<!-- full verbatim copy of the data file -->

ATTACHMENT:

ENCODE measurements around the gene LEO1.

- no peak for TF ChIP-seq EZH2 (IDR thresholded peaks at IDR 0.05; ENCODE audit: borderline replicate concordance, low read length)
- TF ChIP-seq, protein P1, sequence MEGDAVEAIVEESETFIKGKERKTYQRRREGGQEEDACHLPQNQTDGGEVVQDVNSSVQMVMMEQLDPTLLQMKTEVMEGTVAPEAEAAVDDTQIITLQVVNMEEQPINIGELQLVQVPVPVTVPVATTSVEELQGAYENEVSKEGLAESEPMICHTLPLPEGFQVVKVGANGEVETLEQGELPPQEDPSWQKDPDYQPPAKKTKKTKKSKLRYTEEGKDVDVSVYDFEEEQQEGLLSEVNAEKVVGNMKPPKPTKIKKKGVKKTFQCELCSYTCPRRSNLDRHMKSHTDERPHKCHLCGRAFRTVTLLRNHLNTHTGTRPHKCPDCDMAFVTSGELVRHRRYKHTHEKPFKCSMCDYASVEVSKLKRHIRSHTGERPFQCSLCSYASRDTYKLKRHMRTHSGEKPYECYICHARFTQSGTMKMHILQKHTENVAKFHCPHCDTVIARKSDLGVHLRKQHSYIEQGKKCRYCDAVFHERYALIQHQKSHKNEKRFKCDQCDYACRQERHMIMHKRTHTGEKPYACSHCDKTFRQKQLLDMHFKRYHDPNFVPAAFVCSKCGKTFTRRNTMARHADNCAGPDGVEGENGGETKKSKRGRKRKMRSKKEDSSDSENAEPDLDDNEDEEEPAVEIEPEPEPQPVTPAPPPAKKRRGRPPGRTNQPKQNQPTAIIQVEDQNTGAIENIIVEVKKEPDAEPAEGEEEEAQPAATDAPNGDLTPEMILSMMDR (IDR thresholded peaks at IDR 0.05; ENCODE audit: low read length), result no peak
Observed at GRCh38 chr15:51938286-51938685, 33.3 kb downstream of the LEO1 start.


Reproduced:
ENCODE measurements around the gene LEO1.

- no peak for TF ChIP-seq EZH2 (IDR thresholded peaks at IDR 0.05; ENCODE audit: borderline replicate concordance, low read length)
- TF ChIP-seq, protein P1, sequence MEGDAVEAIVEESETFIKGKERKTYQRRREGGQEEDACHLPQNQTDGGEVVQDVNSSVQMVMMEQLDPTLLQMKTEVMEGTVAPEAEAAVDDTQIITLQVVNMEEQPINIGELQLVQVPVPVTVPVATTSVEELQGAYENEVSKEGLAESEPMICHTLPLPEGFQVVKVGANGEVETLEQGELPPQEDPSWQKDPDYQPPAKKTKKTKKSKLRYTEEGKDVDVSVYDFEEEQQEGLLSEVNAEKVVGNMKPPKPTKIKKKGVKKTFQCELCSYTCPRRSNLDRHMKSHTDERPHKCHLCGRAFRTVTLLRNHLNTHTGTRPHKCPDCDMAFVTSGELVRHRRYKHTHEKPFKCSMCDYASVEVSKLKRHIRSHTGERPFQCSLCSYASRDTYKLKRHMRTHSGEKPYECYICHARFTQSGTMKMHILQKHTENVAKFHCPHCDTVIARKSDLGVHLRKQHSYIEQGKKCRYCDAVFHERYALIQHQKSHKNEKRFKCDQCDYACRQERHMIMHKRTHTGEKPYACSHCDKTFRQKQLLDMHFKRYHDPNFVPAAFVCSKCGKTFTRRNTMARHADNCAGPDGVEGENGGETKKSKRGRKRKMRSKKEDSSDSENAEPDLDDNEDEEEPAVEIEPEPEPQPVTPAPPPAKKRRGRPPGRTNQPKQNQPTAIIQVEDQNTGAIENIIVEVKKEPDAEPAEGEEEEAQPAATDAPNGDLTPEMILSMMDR (IDR thresholded peaks at IDR 0.05; ENCODE audit: low read length), result no peak
Observed at GRCh38 chr15:51938286-51938685, 33.3 kb downstream of the LEO1 start.